“I thought I’d have to keep this a secret until the day I died,” said Kayleigh. She’s a transgender woman.
Religious beliefs were inked into her childhood, as she grappled with her own identity. Skateboarding felt like something different.
“I loved everything about it,” she said. “The smell of the wheels, the sounds of the ramp.”
But that was years ago, stopped short by injury and discrimination.
Kayleigh came out as transgender online in the early 2010s. She chose to tell a skateboarding forum, but the response was icy.
“They didn’t believe me,” she said.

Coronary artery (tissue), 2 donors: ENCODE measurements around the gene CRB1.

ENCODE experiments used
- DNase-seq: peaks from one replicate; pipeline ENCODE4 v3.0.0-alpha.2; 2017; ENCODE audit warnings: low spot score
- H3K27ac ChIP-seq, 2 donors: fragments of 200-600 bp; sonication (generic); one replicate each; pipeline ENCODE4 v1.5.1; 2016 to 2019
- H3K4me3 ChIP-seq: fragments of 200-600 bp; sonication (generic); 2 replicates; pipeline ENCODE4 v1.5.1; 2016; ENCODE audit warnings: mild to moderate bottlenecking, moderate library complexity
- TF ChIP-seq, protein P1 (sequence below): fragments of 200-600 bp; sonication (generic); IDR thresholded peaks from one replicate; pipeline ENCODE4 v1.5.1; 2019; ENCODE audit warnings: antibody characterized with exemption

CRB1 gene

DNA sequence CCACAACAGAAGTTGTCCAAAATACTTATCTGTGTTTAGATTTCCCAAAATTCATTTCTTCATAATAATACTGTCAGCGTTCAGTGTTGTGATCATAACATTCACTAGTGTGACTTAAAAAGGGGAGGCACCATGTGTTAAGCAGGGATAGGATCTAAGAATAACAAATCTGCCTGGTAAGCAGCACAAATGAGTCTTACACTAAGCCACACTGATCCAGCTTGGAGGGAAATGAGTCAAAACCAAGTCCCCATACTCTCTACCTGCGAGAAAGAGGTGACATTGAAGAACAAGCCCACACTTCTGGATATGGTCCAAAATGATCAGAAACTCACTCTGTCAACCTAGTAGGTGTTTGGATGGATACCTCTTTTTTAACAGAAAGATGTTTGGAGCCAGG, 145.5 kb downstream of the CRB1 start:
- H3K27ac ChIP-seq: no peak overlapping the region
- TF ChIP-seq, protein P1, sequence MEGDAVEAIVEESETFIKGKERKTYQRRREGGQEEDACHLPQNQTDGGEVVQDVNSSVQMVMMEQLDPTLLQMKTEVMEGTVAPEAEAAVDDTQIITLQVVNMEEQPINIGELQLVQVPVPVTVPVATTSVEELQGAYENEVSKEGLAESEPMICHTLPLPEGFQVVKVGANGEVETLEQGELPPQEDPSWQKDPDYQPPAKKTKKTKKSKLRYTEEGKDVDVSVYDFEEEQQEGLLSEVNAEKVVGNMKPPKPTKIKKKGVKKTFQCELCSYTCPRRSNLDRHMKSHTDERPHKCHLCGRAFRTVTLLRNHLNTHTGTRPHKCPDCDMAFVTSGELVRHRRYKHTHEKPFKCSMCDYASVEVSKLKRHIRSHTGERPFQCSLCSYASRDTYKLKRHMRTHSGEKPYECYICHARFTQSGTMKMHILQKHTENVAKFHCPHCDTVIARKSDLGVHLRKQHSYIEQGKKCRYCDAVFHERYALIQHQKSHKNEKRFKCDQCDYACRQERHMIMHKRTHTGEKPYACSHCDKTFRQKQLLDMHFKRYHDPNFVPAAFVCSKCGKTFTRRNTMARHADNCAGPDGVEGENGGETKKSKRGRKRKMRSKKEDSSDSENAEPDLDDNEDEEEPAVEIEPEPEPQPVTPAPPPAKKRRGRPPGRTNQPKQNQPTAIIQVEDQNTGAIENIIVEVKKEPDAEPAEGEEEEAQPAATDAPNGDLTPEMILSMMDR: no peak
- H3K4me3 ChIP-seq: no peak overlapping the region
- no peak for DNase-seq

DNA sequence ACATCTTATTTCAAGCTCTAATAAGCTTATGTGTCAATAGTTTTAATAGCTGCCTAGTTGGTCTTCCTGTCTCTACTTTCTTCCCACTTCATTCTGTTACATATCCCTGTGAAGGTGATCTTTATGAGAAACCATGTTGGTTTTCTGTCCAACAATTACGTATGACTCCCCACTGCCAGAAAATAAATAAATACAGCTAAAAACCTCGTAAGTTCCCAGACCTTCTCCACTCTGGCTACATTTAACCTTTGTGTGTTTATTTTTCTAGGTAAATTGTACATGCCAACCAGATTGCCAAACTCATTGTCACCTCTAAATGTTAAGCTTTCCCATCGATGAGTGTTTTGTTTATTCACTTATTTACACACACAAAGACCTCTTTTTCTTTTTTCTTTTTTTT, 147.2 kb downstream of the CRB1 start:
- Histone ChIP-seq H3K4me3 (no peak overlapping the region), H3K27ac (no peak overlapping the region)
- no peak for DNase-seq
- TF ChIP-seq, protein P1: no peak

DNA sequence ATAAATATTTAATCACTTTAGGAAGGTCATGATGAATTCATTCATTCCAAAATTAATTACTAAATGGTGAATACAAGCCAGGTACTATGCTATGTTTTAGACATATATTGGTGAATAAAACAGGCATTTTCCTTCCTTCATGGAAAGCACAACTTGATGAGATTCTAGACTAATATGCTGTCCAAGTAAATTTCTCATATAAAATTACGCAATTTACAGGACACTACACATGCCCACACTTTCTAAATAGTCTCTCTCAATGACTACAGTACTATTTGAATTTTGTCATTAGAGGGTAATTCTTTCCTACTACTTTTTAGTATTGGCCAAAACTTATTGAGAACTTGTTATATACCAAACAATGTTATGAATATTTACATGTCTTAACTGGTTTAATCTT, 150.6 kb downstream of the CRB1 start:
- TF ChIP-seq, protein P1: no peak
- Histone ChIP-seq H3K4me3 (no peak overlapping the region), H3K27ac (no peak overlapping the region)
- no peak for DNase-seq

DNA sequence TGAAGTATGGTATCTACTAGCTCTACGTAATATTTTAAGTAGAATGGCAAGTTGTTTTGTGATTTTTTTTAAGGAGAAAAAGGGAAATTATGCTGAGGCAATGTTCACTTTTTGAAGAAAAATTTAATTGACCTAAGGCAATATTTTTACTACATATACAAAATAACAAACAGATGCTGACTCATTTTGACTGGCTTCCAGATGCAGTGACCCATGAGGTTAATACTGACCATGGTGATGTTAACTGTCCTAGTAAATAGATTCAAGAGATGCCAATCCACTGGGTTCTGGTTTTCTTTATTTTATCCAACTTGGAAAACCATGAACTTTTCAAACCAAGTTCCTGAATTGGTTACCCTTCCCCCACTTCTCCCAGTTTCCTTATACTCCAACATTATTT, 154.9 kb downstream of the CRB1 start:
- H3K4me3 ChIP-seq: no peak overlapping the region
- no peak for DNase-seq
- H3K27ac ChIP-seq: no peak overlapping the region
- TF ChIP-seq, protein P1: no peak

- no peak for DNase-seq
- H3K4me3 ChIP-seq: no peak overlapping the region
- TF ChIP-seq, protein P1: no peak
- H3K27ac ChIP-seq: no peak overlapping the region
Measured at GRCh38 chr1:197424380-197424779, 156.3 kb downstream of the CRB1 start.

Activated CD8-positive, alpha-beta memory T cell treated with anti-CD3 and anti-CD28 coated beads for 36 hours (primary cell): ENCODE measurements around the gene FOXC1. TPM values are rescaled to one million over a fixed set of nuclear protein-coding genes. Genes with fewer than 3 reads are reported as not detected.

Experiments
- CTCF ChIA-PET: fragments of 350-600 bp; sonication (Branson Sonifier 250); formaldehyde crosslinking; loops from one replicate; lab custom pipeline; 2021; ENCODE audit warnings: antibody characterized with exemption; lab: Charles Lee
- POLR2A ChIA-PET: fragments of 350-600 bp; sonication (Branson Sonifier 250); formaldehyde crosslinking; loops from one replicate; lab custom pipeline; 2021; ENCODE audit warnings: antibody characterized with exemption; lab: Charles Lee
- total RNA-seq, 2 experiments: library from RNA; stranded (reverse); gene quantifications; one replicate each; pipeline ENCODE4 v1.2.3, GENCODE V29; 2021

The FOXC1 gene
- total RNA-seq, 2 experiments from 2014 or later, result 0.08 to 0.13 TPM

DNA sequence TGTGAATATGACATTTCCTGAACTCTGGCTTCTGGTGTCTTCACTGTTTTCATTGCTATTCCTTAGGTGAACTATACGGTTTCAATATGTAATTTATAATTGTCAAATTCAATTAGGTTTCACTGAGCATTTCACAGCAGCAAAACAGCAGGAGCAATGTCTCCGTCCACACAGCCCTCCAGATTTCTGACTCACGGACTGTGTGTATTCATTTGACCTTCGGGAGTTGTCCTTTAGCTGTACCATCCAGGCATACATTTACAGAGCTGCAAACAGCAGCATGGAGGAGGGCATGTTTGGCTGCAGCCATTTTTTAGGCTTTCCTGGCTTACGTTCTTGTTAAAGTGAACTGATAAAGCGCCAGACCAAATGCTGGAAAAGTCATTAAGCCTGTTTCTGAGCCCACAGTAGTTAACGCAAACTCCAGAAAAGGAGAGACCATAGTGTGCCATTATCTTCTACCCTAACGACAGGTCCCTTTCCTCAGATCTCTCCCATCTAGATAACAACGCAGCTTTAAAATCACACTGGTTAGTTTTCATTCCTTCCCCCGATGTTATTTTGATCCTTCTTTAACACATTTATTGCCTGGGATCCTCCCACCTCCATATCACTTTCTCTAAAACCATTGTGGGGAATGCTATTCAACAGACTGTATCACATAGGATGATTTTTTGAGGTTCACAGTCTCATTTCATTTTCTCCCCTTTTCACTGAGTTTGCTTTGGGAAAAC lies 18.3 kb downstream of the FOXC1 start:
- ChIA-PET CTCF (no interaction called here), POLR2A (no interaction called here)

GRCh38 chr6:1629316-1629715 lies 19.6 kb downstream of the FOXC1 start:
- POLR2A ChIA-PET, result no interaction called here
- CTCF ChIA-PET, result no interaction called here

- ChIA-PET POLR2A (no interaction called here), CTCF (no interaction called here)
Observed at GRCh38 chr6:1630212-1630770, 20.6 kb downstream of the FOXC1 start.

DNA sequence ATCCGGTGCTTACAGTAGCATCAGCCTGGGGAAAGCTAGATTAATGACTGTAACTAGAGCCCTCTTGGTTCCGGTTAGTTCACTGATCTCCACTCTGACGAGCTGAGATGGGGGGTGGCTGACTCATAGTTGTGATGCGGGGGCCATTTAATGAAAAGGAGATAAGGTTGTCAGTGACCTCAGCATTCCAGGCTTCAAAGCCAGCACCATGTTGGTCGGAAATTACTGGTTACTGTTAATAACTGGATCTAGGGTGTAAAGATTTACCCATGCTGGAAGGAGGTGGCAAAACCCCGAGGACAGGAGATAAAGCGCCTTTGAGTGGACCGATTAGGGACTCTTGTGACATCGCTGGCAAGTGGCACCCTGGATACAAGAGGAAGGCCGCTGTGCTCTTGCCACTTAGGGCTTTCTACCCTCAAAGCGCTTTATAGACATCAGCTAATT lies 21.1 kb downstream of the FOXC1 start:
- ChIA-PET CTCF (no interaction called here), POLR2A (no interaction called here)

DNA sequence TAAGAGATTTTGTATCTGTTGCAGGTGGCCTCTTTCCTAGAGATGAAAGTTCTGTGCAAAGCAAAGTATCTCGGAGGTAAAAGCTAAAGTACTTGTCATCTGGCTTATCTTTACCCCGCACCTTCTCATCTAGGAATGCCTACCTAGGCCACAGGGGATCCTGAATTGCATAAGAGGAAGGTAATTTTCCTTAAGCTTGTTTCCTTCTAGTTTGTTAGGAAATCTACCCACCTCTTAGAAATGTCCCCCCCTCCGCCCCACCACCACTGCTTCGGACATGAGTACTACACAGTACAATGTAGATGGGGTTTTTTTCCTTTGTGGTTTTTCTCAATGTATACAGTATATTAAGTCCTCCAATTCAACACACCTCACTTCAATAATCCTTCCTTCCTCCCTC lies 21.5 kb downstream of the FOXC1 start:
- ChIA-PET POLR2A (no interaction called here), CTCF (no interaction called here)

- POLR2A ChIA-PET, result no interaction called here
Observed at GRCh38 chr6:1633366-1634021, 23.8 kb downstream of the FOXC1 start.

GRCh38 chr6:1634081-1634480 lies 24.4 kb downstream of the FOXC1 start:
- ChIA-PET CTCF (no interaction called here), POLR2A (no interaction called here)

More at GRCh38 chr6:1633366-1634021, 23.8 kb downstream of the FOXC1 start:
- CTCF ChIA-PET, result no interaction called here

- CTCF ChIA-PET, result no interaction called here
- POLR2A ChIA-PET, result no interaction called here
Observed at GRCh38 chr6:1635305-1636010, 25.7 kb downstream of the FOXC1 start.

In the years since, she’s faced discrimination on the internet and face-to-face.
“All the comments online are just absolutely brutal,” she said. “Being discriminated against on the internet is one thing. Day to day, on the street, I’ve been attacked, I’ve been spat on.”
Though there’s been a push in recent years for transgender acceptance and representation online, there’s still a long way to go.
For Kayleigh, negative experiences with the skate community have tainted fond memories.
She said: “I want people to know and I want people who are like me to know that they shouldn’t be listening to people when they say it’s wrong, because it’s not wrong.”